Coastal Desert - Politics

Huaca el Dragón, a large ceremonial structure

The coastal environment isolated the early coastal cultures into separate independent units. People settled in coastal valleys, and used irrigation so they could cultivate the land. Settlements were concentrated around oases, where irrigation supported large agrarian populations. By 2500 B.C., the communal labour of village settlements had begun to build many large ceremonial buildings. As the centuries passed, monumental building projects became more and more elaborate.

Image: Huaca el Dragón, a large ceremonial structure on the north coast built in ancient times and recently restored in modern times.

Nasca geoglyph

Because coastal cultures were isolated, coastal art styles showed variety and uniqueness from one valley to the next. the Moche dominated the north coast between A.D. 1 and 800. These sea-oriented people are associated with a great art style and ideology. At the same time in the south, the Nasca chiefdoms, not politically unified like the Moche, left a permanent impression on their landscape. They are still famous today for their enormous geoglyphs (the "Nasca Lines" etched into the desert terrain), as well as their polychrome pottery and exquisite textiles.

Image: As seen from the air, this example of a Nasca geoglyph depicts what is likely a shark or killer whale. Image © Philip Baird, www.anthroarcheart.org.

Chan Chan ruins

In later times the great Andean desert cities emerged. The Chimú kingdom, the largest state to control the coast of Peru (before the Inka conquest), built its capital Chan Chan near the mouth of the Moche valley. By A.D. 1200, irrigation networks on the far north coast connected five river valleys, directing water from those valleys with a lot of water, to those with little. By A.D. 1400, Chan Chan had become the largest city ever built in the Andean region, composed of carefully-planned royal compounds separated from rustic neighbourhoods for specialist artisans, builders and other labourers.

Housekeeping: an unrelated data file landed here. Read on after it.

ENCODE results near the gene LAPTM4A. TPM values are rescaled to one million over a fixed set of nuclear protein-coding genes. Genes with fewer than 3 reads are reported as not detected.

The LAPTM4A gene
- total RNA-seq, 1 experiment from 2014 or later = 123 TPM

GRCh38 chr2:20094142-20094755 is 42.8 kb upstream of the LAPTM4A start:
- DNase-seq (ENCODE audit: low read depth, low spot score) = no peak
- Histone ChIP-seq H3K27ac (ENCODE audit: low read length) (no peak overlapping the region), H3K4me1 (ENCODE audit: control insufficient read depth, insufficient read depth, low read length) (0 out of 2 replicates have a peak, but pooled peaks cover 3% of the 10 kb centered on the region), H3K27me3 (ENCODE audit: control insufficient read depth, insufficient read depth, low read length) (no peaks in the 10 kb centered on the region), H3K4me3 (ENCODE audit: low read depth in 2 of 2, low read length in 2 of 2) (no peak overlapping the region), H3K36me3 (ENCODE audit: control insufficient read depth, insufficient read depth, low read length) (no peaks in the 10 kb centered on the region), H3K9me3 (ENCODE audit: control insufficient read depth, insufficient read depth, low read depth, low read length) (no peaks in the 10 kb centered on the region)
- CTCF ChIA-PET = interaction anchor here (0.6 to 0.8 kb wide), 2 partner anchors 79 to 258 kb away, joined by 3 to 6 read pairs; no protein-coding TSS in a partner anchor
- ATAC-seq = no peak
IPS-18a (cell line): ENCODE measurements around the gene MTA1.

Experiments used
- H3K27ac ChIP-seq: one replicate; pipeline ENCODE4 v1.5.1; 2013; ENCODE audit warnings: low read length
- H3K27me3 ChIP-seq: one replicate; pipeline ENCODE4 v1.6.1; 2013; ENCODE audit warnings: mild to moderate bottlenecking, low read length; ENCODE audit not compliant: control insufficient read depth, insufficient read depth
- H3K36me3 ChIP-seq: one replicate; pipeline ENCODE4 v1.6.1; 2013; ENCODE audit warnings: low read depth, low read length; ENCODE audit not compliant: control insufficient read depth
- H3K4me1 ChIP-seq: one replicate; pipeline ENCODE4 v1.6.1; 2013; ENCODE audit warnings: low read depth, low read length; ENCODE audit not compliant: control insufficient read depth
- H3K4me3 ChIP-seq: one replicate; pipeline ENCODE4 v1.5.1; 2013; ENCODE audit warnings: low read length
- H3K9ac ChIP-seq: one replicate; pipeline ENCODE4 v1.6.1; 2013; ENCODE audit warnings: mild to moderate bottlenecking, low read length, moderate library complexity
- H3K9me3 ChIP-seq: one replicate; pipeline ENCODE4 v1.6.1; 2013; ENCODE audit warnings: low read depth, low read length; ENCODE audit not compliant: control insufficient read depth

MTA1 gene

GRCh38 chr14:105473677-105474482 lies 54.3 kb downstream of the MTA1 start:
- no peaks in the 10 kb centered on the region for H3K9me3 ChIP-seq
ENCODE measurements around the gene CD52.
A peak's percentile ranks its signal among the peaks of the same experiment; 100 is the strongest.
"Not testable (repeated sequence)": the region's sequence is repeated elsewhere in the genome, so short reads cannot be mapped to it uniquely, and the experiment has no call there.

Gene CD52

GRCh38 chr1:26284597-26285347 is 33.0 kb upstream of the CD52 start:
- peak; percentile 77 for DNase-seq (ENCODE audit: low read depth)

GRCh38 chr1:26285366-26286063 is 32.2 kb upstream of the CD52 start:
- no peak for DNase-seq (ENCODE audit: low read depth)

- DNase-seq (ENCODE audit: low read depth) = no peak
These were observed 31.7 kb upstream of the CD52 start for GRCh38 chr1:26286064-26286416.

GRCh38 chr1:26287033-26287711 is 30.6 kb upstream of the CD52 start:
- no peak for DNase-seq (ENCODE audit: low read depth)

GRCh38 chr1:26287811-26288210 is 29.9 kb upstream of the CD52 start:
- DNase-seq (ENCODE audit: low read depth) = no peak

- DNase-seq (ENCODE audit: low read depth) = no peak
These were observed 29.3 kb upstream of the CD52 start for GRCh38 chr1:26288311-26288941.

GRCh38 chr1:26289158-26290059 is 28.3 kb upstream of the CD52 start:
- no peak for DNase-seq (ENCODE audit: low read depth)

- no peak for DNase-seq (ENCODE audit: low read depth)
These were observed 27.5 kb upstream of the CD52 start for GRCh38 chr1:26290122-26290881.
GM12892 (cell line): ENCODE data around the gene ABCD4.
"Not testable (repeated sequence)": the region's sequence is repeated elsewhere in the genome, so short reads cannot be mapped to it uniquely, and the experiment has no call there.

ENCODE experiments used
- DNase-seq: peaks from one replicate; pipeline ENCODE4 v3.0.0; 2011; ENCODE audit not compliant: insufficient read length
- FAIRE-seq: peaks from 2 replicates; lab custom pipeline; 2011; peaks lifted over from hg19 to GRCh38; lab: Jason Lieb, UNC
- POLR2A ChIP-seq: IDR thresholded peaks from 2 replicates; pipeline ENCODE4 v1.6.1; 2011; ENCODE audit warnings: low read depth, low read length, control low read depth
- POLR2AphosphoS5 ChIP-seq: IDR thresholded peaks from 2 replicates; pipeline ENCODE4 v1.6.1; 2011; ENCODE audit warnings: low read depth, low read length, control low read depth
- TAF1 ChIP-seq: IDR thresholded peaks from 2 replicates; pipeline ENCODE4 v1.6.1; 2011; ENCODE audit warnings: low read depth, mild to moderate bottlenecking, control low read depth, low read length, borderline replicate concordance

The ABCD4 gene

Image: At the core of the city of Chan Chan lies a complex containing friezes adorned with designs that resemble those found on Chimú textiles.


Computer generated recreation of a coastal scene near Chan Chan

Evidence from Chan Chan suggests that pre-spun, dyed wool was brought to the coast from the highlands in llama caravans. Llamas are not indigenous to the coast, but were present there as beasts of burden, part of the long-distance trade between coastal and highland peoples.
Under Inka rule, the Andean region was integrated within one empire and the complementary coastal and highland environments together supplied the needs of all. When the Inka subjugated the Chimú kingdom (ca. A.D. 1470 ), tens of thousands of craftspeople were moved to the Inka capital at Cusco to serve their new rulers. This computer generated scene of coastal life near Chan Chan shows interaction between coastal people and highland traders.


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